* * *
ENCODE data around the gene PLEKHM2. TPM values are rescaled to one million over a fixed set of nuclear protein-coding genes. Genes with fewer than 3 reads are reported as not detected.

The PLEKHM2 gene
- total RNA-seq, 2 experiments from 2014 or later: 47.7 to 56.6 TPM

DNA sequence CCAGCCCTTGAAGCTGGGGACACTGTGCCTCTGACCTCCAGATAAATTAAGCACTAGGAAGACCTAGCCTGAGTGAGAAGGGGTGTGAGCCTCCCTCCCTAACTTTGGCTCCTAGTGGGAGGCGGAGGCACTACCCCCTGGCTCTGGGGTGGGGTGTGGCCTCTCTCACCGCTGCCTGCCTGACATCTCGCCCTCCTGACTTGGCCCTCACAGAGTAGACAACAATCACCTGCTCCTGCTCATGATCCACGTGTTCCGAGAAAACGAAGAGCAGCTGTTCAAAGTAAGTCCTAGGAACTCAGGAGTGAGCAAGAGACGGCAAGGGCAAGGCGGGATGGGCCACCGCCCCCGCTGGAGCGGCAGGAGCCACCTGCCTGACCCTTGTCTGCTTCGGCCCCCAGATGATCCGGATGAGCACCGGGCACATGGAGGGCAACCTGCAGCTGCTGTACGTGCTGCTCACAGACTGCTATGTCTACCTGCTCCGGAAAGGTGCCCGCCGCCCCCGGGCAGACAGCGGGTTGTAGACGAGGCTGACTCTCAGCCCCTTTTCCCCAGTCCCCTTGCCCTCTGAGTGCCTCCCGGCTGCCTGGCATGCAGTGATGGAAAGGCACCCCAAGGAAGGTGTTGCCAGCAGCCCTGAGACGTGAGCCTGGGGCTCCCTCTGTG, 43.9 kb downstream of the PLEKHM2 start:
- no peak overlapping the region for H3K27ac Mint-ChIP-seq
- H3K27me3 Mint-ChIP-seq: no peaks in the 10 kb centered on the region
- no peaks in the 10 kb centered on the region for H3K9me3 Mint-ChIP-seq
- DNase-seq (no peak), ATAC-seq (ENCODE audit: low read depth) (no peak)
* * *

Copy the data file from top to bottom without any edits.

ENCODE data around the gene PLEKHM2. TPM values are rescaled to one million over a fixed set of nuclear protein-coding genes. Genes with fewer than 3 reads are reported as not detected.

The PLEKHM2 gene
- total RNA-seq, 2 experiments from 2014 or later: 47.7 to 56.6 TPM

DNA sequence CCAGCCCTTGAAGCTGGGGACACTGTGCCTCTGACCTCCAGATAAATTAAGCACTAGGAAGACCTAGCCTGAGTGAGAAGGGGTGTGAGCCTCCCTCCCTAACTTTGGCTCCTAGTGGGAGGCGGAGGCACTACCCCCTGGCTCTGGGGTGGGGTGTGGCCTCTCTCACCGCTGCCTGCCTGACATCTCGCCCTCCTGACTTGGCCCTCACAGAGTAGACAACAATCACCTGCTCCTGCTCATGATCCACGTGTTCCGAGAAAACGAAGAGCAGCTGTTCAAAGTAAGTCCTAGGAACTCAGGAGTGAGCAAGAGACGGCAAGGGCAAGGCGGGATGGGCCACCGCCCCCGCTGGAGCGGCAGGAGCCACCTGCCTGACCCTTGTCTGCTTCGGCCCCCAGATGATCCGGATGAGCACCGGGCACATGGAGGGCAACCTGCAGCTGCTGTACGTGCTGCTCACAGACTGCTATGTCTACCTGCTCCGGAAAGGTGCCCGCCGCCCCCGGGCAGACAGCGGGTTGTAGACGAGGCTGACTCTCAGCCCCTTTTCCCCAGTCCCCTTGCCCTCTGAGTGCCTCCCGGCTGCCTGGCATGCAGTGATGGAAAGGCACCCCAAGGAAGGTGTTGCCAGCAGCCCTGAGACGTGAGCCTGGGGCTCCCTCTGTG, 43.9 kb downstream of the PLEKHM2 start:
- no peak overlapping the region for H3K27ac Mint-ChIP-seq
- H3K27me3 Mint-ChIP-seq: no peaks in the 10 kb centered on the region
- no peaks in the 10 kb centered on the region for H3K9me3 Mint-ChIP-seq
- DNase-seq (no peak), ATAC-seq (ENCODE audit: low read depth) (no peak)